We see many variables come into this:
- economic and political cycles;
- are you in an all equity model (the bar is higher) or is there the stepping stone of becoming a fixed share/salaried partner;
- has there been a recent promotion in your group;
- are existing partners performing;
- has a lateral appeared above your head without the promised £2m book;
- is the office/firm performing;
- has your mentor fallen out of favour;
- is it Germany's turn to promote turn this time around....
...you can be great but you're a year behind someone equally great, they got made up and there's no gap for you.. all that studying, all those hours and the timing just didn't work..
..or maybe things go in your favour and
- the team is swamped with work;
- partners have left and there's client demand;
- or too many partners have left..maybe then the boot could move onto the other foot and management is suddenly keen to make up/bring in partners to fill gaps or get that capital injection to shore up the reserves..
....but is it then the right firm for you...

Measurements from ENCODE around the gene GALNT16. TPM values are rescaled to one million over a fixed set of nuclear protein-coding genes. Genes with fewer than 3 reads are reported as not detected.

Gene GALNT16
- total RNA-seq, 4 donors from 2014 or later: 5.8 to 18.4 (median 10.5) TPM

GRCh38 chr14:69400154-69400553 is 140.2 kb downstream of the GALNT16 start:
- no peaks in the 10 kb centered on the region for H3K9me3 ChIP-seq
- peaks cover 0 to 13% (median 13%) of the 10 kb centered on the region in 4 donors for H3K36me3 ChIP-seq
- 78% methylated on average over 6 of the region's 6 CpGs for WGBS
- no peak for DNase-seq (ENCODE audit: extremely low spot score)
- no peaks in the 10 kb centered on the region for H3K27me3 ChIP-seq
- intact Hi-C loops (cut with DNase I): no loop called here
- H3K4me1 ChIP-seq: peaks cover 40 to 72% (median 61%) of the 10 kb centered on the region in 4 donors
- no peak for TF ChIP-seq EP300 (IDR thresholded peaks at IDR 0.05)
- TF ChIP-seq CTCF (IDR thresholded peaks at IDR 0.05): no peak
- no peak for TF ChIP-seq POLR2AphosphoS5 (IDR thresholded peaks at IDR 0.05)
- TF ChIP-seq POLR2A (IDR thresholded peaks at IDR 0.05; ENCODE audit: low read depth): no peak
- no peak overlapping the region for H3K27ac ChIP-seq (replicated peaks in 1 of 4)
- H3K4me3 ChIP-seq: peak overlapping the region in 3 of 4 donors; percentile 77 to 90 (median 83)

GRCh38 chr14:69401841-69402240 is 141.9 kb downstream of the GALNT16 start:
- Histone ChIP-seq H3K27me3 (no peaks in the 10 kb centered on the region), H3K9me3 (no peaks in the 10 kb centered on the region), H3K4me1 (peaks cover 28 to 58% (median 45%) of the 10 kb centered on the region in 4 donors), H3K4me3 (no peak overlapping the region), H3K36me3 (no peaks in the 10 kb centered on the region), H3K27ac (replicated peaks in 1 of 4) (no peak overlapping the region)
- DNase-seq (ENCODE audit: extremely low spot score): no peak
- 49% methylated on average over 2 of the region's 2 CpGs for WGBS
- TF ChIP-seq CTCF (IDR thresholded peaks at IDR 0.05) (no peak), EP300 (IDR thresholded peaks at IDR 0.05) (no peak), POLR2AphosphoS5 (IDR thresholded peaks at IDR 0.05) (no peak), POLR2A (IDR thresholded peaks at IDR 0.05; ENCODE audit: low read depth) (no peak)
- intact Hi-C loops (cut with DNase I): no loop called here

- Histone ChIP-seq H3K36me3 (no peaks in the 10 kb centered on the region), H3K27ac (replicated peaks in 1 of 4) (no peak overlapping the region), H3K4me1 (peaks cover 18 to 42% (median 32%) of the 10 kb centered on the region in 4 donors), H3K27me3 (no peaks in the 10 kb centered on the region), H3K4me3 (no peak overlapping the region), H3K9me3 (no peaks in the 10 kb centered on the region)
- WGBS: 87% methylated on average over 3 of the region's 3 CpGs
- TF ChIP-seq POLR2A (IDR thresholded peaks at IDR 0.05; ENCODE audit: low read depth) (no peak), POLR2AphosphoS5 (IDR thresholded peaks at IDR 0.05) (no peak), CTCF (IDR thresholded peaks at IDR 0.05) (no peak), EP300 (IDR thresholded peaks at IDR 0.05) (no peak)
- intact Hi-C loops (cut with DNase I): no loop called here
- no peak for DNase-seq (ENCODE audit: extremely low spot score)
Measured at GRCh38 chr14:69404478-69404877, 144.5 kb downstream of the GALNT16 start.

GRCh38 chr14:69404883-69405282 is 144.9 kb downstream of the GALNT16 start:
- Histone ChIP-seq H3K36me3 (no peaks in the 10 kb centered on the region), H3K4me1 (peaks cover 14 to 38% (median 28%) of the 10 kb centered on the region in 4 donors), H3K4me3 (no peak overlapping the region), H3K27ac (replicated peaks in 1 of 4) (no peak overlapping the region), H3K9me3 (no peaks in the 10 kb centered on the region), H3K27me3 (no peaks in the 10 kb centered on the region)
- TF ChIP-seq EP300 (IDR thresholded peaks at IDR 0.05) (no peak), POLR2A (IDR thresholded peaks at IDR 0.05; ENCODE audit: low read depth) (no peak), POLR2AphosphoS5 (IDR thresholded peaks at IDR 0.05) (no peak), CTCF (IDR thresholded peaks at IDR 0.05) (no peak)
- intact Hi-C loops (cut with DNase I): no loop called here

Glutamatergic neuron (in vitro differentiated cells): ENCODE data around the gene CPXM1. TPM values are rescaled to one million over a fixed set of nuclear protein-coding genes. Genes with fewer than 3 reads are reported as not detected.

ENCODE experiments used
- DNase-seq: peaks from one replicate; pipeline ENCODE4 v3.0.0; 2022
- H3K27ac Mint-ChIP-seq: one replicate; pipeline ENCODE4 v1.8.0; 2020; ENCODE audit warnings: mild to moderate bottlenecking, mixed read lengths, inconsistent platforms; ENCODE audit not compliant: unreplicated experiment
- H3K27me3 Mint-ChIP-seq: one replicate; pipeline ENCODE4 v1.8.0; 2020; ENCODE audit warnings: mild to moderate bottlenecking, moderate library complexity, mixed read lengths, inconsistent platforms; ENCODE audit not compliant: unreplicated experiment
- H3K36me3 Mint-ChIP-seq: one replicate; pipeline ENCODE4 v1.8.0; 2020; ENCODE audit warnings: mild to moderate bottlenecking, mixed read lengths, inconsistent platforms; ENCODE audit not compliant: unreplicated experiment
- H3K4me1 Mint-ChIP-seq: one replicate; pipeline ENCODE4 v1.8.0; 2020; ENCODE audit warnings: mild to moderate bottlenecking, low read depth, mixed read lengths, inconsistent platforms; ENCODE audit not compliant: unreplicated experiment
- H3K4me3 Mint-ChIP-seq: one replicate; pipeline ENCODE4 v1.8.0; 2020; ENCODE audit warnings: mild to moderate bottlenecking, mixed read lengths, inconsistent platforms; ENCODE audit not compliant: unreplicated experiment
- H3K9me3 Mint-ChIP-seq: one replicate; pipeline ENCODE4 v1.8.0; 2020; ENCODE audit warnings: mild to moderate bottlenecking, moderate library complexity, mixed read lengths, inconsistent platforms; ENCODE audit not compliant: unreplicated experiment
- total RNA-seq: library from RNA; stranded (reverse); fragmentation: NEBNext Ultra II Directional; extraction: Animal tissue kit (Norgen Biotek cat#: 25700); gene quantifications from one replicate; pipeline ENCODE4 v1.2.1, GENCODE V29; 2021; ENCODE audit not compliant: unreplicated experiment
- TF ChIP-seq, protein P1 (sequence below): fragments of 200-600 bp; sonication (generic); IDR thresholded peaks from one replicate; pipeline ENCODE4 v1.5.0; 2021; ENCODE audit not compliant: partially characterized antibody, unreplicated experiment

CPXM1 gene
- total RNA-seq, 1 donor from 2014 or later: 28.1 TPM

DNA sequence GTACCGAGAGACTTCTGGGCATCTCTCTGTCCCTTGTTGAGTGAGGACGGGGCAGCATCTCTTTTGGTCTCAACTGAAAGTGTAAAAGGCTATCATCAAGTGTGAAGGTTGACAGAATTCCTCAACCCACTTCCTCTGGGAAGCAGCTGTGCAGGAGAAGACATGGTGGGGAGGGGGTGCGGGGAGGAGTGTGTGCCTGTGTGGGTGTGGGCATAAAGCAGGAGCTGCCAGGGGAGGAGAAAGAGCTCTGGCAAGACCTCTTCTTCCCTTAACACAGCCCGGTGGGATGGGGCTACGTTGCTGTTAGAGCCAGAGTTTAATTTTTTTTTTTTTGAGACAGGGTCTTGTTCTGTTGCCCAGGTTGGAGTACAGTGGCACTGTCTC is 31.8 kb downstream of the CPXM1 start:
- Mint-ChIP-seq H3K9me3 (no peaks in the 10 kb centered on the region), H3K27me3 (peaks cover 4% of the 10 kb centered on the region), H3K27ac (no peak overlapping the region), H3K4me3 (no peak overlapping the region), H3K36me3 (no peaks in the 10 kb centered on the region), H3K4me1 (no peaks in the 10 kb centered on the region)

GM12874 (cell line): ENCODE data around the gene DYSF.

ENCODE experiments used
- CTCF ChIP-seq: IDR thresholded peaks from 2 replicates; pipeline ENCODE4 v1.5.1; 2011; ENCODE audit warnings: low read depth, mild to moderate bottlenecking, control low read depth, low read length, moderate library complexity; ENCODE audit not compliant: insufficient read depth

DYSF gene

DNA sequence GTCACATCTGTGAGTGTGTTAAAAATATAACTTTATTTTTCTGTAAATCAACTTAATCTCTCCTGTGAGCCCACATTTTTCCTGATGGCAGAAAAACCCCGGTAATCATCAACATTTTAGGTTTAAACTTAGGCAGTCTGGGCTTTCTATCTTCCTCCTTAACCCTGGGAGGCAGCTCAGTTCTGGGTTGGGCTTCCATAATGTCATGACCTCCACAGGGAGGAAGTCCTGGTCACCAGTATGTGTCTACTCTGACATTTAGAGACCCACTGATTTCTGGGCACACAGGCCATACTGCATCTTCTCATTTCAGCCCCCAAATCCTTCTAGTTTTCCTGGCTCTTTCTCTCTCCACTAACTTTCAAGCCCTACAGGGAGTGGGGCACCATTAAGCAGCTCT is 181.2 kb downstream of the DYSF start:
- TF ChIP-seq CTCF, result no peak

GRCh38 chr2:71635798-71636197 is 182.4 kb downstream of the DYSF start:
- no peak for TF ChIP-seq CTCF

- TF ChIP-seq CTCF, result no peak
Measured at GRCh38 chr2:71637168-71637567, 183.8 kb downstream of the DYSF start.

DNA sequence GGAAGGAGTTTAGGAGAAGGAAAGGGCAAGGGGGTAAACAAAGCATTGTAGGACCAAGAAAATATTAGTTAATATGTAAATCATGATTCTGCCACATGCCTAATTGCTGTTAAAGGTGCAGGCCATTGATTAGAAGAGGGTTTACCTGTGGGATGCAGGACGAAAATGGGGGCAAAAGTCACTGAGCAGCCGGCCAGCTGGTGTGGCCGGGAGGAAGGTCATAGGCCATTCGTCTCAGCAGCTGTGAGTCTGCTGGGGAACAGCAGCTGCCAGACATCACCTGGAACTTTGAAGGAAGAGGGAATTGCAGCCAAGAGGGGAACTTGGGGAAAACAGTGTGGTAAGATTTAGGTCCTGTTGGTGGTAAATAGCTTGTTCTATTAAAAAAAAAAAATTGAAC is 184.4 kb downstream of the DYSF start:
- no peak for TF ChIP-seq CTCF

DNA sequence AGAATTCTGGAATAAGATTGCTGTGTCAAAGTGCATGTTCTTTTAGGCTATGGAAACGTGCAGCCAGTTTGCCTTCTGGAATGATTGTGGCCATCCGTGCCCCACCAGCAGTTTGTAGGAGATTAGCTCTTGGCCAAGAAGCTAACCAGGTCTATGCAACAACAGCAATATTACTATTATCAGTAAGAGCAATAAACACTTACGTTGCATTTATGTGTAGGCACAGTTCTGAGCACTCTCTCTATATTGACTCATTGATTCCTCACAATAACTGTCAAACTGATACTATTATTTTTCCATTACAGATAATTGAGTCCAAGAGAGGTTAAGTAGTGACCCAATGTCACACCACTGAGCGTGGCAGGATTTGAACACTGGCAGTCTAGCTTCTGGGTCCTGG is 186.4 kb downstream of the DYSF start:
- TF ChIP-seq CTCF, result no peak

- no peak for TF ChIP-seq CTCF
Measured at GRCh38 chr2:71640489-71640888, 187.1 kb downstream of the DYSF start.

In my experience the absolute superstar lawyers get there but being a very decent city lawyer isn't always enough these days..it usually comes down to business case - what do you add: work/clients, skills and are you busy; is there a succession issue; are you in a strategic/growth area for the firm/in the market and are the margins high enough...
and that's just making partner.. once you are finally there, is it all you ever wanted... if you decide to move on you might need Richard Branson's entrepreneurial flair and that massive legal brain... a rare combination!.
It's not always easy but it's very rewarding when you get there...
Making partner at any firm is tough – everyone knows that. But how great are the differences between firms when it comes to being made up?